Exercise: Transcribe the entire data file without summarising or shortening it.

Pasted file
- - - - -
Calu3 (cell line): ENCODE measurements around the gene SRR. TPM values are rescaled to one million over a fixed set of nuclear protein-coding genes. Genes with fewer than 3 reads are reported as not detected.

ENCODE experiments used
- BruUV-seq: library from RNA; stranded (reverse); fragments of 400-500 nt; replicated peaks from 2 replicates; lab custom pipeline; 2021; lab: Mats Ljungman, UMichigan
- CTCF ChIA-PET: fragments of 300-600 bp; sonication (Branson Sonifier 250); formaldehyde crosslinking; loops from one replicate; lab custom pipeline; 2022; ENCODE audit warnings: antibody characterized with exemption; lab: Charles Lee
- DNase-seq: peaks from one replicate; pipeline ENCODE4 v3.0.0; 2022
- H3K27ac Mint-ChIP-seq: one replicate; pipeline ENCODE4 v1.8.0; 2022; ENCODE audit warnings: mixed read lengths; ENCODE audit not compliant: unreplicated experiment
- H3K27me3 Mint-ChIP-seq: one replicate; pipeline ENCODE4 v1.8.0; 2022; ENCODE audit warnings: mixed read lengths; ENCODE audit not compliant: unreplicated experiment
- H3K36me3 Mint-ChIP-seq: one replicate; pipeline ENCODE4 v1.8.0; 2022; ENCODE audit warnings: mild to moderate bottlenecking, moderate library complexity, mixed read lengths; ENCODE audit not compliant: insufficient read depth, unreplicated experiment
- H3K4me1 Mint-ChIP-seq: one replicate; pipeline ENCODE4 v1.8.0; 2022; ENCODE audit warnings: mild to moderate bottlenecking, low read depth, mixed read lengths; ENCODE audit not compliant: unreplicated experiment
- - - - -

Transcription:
Calu3 (cell line): ENCODE measurements around the gene SRR. TPM values are rescaled to one million over a fixed set of nuclear protein-coding genes. Genes with fewer than 3 reads are reported as not detected.

ENCODE experiments used
- BruUV-seq: library from RNA; stranded (reverse); fragments of 400-500 nt; replicated peaks from 2 replicates; lab custom pipeline; 2021; lab: Mats Ljungman, UMichigan
- CTCF ChIA-PET: fragments of 300-600 bp; sonication (Branson Sonifier 250); formaldehyde crosslinking; loops from one replicate; lab custom pipeline; 2022; ENCODE audit warnings: antibody characterized with exemption; lab: Charles Lee
- DNase-seq: peaks from one replicate; pipeline ENCODE4 v3.0.0; 2022
- H3K27ac Mint-ChIP-seq: one replicate; pipeline ENCODE4 v1.8.0; 2022; ENCODE audit warnings: mixed read lengths; ENCODE audit not compliant: unreplicated experiment
- H3K27me3 Mint-ChIP-seq: one replicate; pipeline ENCODE4 v1.8.0; 2022; ENCODE audit warnings: mixed read lengths; ENCODE audit not compliant: unreplicated experiment
- H3K36me3 Mint-ChIP-seq: one replicate; pipeline ENCODE4 v1.8.0; 2022; ENCODE audit warnings: mild to moderate bottlenecking, moderate library complexity, mixed read lengths; ENCODE audit not compliant: insufficient read depth, unreplicated experiment
- H3K4me1 Mint-ChIP-seq: one replicate; pipeline ENCODE4 v1.8.0; 2022; ENCODE audit warnings: mild to moderate bottlenecking, low read depth, mixed read lengths; ENCODE audit not compliant: unreplicated experiment